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What happens when you don't validate
Over the years, so many people have come to me asking for help on systems that never stood a chance. By the time I realized that their concept was never validated to begin with and would never work, couldn't compete, wasn't targeted at the right audience, or wasn't viable for a number of other reasons, it was too late. Their money had been spent on something that was never going to return on the investment. It's a sad situation, and it happens all the time.
I sincerely hope that by reading this chapter, you will understand the importance of validating your idea and what happens if you don't. Let's start by showing what happens when you don't.
David had an idea. He had been spending ten to thirty thousand dollars per year with consultants to get this data. For all of these years, those consultants were doing work that he knew could be automated.
David was an Economic Developer at the regional level in the Southeastern US. He worked for the government and his job was to bring industries into a region. Part of doing this was to query regional industries about their wages and benefits so other businesses moving in would know what to expect to pay people, what benefits they needed to give, and the level of the workforce in the area. It was critical data, but it was hard to come by because no one wants to give that data away. But David had an idea.
It was so easy, just a few simple features; a surveying system to ask questions, a template with all the questions pre-built, some simple systems to enable the survey participants to flow through the survey faster than other systems, and he would have a for-sure sale. He knew the industry, he knew the people. Heck, he was one of them!
After a 60k investment, a year of work, and more testing and frustration than he could have ever imagined, it was done. Time to take it to market, and he knew exactly where to go. He took the team to the regional association trade show to show off everything he had built.
Over the course of the tradeshow his heart started to sink.
The system was perfect, it did exactly what he needed it to do. But over the course of three days, he realized that in states across the US other people in his industry didn't want the software, they wanted someone to do the work for them. They wanted the consultants.
His target market didn't care about the software at all, what they wanted was the service, not the system. They didn't have time to implement the software he had built even if they wanted to. He had built a great system, but in the end, he could run the exact same business by just using the current industry leading survey software system and could have avoided all the cost of development.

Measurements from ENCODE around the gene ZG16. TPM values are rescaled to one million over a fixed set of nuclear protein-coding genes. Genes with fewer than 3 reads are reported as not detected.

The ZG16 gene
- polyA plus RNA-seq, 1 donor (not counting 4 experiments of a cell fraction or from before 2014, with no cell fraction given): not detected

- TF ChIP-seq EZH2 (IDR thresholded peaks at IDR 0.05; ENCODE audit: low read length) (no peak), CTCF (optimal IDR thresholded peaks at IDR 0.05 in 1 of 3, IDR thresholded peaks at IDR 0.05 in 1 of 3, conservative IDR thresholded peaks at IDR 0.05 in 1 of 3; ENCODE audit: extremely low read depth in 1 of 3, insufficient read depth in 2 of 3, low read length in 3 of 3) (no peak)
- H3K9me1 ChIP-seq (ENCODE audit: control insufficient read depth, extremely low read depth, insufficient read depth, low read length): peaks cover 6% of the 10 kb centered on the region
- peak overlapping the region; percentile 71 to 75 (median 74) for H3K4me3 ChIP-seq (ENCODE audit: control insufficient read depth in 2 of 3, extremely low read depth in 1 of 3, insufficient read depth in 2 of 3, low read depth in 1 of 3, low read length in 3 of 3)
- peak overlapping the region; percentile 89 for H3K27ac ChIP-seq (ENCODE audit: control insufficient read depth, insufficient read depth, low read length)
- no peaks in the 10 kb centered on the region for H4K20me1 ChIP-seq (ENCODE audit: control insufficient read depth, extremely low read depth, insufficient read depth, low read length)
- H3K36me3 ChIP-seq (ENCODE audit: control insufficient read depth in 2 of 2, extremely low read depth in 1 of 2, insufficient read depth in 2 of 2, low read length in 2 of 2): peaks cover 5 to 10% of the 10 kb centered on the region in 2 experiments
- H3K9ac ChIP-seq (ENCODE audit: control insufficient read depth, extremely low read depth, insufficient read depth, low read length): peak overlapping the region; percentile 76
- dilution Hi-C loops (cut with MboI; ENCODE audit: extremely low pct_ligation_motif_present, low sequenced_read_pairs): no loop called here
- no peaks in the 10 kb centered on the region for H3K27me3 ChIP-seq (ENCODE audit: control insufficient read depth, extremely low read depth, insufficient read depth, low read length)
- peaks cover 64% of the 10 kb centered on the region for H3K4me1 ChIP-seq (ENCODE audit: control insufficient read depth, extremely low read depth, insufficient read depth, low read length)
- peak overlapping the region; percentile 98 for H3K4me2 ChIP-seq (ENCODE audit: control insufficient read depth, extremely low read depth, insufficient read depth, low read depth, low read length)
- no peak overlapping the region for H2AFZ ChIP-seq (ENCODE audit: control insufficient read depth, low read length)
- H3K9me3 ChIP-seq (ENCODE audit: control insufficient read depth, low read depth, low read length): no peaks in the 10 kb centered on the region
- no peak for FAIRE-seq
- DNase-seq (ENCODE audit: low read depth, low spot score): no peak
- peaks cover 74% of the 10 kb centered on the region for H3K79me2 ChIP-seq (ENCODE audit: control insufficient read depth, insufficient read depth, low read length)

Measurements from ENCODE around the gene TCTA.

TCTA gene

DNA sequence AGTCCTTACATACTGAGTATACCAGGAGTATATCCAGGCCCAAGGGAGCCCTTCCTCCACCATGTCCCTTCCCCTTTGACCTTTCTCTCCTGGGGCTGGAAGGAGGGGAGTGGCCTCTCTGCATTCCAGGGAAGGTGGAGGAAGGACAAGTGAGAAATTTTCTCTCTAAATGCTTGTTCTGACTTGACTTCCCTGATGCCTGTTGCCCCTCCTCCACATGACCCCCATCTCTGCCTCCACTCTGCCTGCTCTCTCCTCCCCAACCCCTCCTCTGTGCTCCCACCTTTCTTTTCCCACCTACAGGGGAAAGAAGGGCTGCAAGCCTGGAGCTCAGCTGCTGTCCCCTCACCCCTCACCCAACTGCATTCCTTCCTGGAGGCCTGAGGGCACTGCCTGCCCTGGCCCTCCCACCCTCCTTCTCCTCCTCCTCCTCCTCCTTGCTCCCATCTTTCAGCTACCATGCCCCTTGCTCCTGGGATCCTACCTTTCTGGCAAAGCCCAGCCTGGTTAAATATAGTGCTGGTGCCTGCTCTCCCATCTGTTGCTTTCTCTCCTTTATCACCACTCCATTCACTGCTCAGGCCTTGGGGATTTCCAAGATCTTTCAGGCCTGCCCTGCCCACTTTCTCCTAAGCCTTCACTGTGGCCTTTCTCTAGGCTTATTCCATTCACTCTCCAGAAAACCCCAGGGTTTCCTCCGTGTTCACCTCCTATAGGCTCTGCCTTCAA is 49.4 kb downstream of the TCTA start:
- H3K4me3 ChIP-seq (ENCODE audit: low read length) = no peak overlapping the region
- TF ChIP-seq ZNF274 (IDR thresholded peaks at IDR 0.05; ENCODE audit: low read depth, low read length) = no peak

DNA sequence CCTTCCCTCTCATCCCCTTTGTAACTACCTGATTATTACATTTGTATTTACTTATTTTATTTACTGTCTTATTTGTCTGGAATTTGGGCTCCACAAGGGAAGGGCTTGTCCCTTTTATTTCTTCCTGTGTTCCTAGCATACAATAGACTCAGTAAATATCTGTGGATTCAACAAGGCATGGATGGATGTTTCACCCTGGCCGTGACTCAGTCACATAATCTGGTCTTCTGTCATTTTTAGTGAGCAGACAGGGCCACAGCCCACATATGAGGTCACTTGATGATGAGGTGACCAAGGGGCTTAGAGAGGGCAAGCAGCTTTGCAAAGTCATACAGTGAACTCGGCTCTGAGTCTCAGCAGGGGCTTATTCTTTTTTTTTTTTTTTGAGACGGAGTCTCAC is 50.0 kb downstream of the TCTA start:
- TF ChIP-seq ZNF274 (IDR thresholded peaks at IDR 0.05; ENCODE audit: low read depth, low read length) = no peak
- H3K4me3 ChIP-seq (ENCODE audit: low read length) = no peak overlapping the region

He realized that what he had built was not an innovative solution to a major problem. He was just a new consulting company to do the same work that all the other consultants were doing, but with less tested and less effective software.
Eyal approached me several years ago with a big problem and was in trouble. He had taken investment money from his friends and partners to build a SaaS. He heard about us through a friend and reached out immediately. It was the same story I'd heard so many times.
He was a prominent person in the community and had previously held a position at his full-time job that gave him access to a lot of wealthy friends. Several of those friends invested in his idea to the tune of almost half a million dollars. When we finally got in touch with me things were not going well for him.
Eyal had invested all the money in the build of system and a substantial amount had been spent making changes as the system build progressed. When we connected he had an incomplete system, little to no money left for marketing, investors that were asking a lot of questions, and had no idea how to lead the company to success. He didn't know his next step, how to market the system, or where to look for advice. This was several years ago when there weren't nearly as many Facebook groups, books, and online courses as there are now to do this kind of project. Without access to more information on how to run the company, Eyal was in trouble, big trouble.
By the time Eyal and I connected, the business was already essentially over. He asked me if I would take the company off his hands and take virtually all of his shares in the system. He just wanted his investors to be made whole and have some amount of success or see some progress with the system. I couldn't take the project and it eventually went completely bust and all the investors lost their money.